The food chain of financial advice has long been the wrong way around and needs to change, says Implemented Portfolios’ co-founder and chief executive of strategic development Santi Burridge.
Speaking at the recent Financial Standard Managed Accounts Forum in Melbourne, Burridge encouraged delegates to dismiss the traditional business structures that have hindered the financial advice industry.”At the top of the food chain has always been expensive investment management and we have had far too much focus on platforms. We haven’t created any ability to mass-customise. It’s all been one by one, review by review, product by product and paper by paper with no real control over it – this needs to be fixed.
“Currently advisers are at the bottom of the food chain defending someone else’s decisions. Advisers need to be at the top of that food chain, taking control,” he said.
“With managed accounts, we can control that the client beneficially owns every asset, we can control tax, we can control things that are really important to people – their preferences, their journeys. We can control implementation so, in my mind, the ability to mass-portfolio customize for an IMA means we control how quickly we implement money, how quickly we re-model.”
Burridge also told delegates that technology – particularly implementing the ability to mass-customise with IMA’s – is fundamental to building a scalable business.”Technology should be at the core of all advice businesses and mass-customisation is critical to the success of advice businesses. The ability to mass-portfolio customise is everything, it will unlock all of the true value in your business.”
Burridge believes that all of this, coupled with a sincere focus on human connection and building strong client relationships to better understand their needs and objectives will result in greater consumer trust of the industry.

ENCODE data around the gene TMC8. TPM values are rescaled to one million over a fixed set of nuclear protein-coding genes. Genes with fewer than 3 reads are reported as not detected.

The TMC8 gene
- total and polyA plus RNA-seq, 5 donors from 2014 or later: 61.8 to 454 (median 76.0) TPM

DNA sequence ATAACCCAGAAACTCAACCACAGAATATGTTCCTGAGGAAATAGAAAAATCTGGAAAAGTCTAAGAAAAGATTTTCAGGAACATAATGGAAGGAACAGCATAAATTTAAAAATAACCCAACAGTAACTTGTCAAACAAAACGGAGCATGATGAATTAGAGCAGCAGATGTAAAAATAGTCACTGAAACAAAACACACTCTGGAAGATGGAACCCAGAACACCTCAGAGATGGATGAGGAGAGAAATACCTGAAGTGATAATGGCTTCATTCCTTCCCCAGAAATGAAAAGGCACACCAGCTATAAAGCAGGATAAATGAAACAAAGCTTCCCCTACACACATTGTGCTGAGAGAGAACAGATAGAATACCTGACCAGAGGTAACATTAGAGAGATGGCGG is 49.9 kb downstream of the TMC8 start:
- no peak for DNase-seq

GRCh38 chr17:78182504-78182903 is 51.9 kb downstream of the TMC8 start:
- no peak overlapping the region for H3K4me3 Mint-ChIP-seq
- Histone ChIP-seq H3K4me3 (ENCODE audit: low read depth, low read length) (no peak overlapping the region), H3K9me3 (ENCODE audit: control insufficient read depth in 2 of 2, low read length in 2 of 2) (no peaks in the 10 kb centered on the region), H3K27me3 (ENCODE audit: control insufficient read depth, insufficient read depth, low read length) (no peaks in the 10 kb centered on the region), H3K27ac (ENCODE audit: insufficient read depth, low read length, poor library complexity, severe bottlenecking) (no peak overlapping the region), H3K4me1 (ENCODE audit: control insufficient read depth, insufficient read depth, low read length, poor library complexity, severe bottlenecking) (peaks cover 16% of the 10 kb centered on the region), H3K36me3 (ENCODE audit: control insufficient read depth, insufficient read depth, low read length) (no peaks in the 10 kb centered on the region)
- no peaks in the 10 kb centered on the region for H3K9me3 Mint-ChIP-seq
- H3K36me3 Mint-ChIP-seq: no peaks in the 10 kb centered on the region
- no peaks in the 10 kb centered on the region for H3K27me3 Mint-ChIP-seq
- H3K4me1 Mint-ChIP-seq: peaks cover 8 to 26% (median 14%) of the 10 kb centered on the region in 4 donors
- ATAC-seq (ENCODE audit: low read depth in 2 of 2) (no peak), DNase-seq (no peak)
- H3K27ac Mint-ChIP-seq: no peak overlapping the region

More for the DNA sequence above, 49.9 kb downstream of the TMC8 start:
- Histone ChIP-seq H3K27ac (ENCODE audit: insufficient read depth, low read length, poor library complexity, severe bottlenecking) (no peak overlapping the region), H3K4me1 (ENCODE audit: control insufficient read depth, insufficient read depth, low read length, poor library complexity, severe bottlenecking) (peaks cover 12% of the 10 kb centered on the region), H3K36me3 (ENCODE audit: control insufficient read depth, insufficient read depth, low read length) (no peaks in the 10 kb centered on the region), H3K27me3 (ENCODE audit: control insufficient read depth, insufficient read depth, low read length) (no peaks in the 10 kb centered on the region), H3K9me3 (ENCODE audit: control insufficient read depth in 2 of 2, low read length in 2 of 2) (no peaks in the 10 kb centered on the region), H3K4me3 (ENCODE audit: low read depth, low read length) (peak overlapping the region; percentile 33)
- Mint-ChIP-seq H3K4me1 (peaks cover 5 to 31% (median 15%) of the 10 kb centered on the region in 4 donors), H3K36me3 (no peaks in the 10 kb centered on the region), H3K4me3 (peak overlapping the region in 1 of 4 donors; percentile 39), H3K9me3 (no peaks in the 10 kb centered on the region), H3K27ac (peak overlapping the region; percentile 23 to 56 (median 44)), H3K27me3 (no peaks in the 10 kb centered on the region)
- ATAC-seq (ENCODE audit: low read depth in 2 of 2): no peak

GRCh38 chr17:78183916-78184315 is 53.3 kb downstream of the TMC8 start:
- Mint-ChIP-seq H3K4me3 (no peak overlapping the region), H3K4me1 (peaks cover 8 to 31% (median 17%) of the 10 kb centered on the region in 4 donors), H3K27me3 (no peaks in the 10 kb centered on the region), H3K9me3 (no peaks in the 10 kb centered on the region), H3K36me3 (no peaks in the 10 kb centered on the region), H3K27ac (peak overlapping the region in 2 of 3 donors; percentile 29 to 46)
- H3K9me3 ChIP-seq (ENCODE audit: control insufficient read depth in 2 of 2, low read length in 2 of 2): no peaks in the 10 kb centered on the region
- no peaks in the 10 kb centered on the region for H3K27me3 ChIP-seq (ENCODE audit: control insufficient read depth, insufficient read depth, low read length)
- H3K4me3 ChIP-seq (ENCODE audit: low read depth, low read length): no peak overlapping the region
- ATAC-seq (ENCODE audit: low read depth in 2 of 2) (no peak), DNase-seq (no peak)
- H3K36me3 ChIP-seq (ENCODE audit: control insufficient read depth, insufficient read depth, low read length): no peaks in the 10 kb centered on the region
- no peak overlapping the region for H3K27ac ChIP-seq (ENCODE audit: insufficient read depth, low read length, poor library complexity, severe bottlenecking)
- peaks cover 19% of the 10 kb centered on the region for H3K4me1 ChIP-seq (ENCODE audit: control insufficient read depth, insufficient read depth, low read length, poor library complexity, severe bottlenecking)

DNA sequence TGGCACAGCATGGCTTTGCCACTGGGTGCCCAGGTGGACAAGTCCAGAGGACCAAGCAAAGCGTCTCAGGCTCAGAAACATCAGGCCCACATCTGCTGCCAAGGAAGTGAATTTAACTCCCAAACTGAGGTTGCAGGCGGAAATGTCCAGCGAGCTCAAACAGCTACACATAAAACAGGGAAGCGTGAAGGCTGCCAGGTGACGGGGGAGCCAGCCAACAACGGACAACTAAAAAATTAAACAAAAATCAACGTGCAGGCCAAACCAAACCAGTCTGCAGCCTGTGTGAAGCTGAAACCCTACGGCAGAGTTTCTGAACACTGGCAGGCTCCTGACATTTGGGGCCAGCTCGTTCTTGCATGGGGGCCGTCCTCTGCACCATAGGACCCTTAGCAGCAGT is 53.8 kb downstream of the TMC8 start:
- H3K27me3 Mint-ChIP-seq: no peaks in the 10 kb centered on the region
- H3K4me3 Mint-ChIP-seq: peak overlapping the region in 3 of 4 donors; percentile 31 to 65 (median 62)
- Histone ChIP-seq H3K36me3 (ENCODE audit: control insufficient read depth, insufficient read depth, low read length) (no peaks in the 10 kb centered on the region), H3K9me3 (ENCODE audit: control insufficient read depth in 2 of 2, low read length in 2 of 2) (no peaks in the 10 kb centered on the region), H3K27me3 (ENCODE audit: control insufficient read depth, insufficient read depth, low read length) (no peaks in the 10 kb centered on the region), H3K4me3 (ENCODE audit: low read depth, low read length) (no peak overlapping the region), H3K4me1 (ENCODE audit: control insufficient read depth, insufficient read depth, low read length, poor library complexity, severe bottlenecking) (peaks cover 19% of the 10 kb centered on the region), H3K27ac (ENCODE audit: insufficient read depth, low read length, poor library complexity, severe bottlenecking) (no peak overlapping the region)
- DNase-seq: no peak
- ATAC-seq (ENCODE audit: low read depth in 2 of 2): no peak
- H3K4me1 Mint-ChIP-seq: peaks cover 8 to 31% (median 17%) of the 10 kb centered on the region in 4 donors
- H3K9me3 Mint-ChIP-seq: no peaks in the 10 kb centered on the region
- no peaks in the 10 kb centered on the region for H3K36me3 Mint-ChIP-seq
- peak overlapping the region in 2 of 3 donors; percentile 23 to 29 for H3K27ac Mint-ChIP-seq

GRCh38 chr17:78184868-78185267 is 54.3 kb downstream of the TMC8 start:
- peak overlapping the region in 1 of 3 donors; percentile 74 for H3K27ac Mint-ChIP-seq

Burridge strongly believes that being non-aligned and taking control of your own business and advice offering is the key to achieving better client and business outcomes.
Speaking to Financial Standard at the event, Burridge said he would encourage all new entrants to the industry to go sans licensee, to establish a business with CRM at its core which is integrated with their chosen financial planning software provider and finally, to focus on client engagement.
“People that seek advice don’t understand the industry, so they trust you with their finances, and you as a financial planner are perhaps dealing with people or groups that aren’t necessarily aligned with making sure that the service provided is equal to the amount of trust being afforded by the client.
“Go independent, put an integrated CRM at the core of your business and really focus on your clients. They’re the very simple denominators of an advice business that will win the game today.”
He also believes that encouraging advisers to take greater control of their businesses will not only see a significant increase in profitability and improvements in compliance but, more broadly, would encourage more female engagement, both as advisers and clients.
“I think, currently, women don’t like the product and sales nature of the industry – they like the softer side which is the goals-based investing and helping you through your life and that’s actually where all the value lies. The industry has long been trained by men who teach us to sell world’s best product, but that’s not where the value lies.
“Females are going to be the ones that own most of the money because they’re going to live longer – that’s just the reality. We will all be dealing with women as the wealth transfer happens with baby boomers.”
Originally posted Financial Standard